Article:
New cookbooks are great. People everywhere are being innovative with their cooking now in 2017. There are tons of books for every dietary preference or need, and Pinterest is plastered with gorgeous, glossy looking photos of beautiful dishes. It’s absolutely amazing to see.

But for me, vintage cookbooks is where it’s at. They’re the bees knees.

I’ve always loved vintage cookbooks. The faded covers, the yellowed dog-eared pages, and the smell of them when you crack one open after it’s sat on a shelf or in a box for years… that’s the magic. You just know that there is a long history packed between the covers. Vintage cookbooks to me are a treasure trove of advice and information. You can tell by the beautifully scrawled cursive notes in the margins that someone has made the meal better. They have suggested alternatives for ingredients that wasn’t easily found in the place they lived. Sometimes you’ll find notes to loved ones telling them that THIS is the recipe they used and that was loved by all.

You could say that my love of vintage cookbooks started when I was a little girl. I remember being in the kitchen with my mom while she would be cooking dinner, or making edible Christmas gifts. While mom was toiling away, I’d be completely engrossed in her tattered red and white checked Better Homes and Gardens cookbook. It was splattered with oil, stained with batter, ripped from overuse, and even held together with tape. That cookbook was the favorite in our home, always providing us with the most reliable, easily adaptable recipes that my family loved. The most requested recipe from that book was banana bread, and with a few of my own minor tweaks, I still use that recipe today. My own copy of the beloved BHG cookbook was used so much that it fell apart!

I remember pouring over my mom’s cookbooks like most people would read novels. Cookbooks are still read as intently as someone would study their textbook for an exam in my house. Now that I have my own home, I collect vintage cookbooks that I find in charity shops, from ebay, and I even find some amazing ones in the Kindle store for free. I constantly swap recipes with my mom. I collect my grandma’s recipes that she’s kept for several decades, and even keep recipes from my grandma’s friends tucked away in a special folder on my computer.

Why you need vintage cookbooks in your kitchen


I know you’re probably thinking “You’re crazy, nobody needs those dusty old things!”, but honestly, I believe you should have a few in your kitchen. The ingredients are simple, filling, and usually quite delicious on their own. Vintage cookbooks have helped me stay frugal in my meal planning, simply because they use cheap, wholesome ingredients.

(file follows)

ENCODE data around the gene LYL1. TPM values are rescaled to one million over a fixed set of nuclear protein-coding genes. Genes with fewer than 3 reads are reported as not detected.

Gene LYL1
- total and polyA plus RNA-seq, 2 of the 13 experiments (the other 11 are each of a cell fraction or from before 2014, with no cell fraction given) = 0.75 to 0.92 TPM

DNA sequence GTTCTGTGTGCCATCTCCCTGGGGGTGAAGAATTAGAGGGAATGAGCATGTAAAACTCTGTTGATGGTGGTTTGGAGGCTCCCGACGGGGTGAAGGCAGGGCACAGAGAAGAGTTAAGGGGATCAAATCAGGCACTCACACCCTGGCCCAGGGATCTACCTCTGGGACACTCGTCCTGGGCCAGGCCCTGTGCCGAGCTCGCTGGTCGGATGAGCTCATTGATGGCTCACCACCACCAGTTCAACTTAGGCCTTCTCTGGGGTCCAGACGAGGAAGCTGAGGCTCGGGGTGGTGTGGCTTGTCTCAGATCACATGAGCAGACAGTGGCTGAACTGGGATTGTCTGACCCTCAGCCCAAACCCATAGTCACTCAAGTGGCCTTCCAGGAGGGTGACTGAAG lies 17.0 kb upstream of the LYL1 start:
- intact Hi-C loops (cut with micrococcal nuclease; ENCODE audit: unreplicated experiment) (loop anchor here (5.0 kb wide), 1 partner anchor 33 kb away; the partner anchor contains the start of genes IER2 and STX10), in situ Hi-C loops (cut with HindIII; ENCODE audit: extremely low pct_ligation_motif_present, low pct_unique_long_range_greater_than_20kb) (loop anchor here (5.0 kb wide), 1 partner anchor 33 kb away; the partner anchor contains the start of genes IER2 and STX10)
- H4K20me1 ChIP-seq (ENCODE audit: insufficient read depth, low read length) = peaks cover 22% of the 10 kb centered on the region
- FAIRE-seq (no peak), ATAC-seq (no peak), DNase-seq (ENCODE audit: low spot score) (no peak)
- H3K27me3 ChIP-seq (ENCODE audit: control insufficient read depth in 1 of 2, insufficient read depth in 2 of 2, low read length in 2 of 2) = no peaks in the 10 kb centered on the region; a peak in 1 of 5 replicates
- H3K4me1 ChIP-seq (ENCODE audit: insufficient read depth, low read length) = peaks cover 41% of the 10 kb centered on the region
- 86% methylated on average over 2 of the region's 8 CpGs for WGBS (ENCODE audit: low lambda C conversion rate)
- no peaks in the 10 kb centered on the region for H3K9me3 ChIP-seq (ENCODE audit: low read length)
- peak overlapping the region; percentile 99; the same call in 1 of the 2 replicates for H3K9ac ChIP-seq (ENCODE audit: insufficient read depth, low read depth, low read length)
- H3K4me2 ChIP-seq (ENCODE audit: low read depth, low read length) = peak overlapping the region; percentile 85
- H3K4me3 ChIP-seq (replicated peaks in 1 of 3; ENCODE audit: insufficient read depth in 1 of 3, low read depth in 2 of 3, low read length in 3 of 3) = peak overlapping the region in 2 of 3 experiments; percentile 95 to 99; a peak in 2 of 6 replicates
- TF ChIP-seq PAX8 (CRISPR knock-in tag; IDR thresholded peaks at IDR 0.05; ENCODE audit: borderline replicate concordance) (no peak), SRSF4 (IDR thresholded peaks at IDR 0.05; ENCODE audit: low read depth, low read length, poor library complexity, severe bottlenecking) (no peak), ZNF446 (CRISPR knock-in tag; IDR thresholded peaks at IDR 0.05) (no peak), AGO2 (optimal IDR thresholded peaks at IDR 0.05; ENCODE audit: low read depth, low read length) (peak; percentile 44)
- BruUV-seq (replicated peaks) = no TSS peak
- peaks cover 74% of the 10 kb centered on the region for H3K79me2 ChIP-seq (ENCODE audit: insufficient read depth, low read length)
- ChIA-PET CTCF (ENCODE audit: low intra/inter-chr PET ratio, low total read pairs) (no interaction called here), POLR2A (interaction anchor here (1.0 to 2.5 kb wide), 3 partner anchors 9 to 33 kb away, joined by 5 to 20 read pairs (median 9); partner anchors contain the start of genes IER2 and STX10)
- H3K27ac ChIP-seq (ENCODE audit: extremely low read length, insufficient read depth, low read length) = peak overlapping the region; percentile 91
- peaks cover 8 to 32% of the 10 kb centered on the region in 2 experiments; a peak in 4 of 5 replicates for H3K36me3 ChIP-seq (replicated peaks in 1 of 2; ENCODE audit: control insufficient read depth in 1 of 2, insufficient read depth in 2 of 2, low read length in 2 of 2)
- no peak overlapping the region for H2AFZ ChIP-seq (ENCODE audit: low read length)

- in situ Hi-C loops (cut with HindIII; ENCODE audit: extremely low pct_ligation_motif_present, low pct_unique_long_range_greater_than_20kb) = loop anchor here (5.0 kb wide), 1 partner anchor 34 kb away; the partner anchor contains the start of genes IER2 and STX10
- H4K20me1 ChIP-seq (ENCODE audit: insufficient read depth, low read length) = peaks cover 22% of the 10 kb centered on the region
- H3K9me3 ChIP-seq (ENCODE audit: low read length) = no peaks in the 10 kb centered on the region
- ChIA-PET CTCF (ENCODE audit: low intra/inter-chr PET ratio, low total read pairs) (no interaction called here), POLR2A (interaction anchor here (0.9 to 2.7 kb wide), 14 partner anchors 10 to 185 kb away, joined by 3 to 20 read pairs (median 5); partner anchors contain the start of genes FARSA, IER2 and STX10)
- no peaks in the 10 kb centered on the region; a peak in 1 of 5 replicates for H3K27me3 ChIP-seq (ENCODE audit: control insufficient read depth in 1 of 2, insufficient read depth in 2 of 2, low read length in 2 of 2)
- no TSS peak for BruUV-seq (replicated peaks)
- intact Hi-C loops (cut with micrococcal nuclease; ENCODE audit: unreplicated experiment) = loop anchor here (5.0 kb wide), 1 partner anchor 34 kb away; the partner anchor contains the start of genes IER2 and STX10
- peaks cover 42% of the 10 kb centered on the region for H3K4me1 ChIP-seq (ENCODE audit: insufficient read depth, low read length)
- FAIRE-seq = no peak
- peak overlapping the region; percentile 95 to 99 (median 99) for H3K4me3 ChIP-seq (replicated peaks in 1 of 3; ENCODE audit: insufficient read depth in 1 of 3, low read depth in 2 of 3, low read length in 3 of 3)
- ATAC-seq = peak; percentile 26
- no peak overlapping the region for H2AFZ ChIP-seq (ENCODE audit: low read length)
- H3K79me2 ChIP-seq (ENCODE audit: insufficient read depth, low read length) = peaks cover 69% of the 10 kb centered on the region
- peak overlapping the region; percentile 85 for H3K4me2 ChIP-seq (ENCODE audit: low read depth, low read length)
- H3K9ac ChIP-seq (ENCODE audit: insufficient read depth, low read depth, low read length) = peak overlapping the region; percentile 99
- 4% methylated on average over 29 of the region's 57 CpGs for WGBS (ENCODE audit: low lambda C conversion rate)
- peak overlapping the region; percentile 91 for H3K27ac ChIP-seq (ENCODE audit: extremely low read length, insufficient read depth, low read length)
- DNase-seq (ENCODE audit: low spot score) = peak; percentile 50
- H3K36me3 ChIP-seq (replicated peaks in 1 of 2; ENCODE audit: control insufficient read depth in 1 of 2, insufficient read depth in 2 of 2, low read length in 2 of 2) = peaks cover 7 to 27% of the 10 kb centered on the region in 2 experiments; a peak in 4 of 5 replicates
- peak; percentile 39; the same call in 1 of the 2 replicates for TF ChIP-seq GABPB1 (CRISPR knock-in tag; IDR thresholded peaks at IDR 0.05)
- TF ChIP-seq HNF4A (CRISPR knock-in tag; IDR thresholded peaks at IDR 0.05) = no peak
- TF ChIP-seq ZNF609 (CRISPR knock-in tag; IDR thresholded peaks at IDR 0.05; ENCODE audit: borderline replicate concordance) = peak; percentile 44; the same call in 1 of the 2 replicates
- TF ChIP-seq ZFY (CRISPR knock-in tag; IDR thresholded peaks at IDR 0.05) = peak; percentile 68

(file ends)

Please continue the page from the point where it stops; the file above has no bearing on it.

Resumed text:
I find inspiration from old cookbooks because in the age of everything being new and shiny, sometimes you just need to go back to basics and alter recipes from there. I may be technically a millennial, but I don’t like the truffle oil fad, or avocado adorning absolutely everything. I’m not into finding 1001 uses for ramen noodles, creating fusion recipes, or drinking smoothies for 3 meals a day. Give me a simple meal of meat, potatoes, and veg, and I’m a happy girl. The nights I’m struggling to come up with yet another meal for my family, my vintage cookbooks have proven time and time again that just because it’s an old recipe, it doesn’t mean it’s a bad one!


Another reason you need vintage cookbooks: Most of them actually tell you WHY you’re using a certain ingredient, or what the purpose of that ingredient is. It’s an old school way of teaching people the who’s, what’s, why’s, and how’s of feeding your family.  My mom never measured anything using traditional measuring cups and spoons, but taught me everything I needed to know in an informal, but highly informative way using her hands as a guide.

The current favorite

The cookbook I’ve been using the most lately has been “1000 recipe cook book; recipes for all occasions” edited by Isabelle Barrett and Jane Harrop. It’s a fantastic book that I picked up for 50 pence at a charity shop here in town. The night I picked it up, I sat and read it from cover to cover. It’s so interesting! If you love vintage cookbooks as much as I do, I highly suggest you add this one to your collection. Happy reading!


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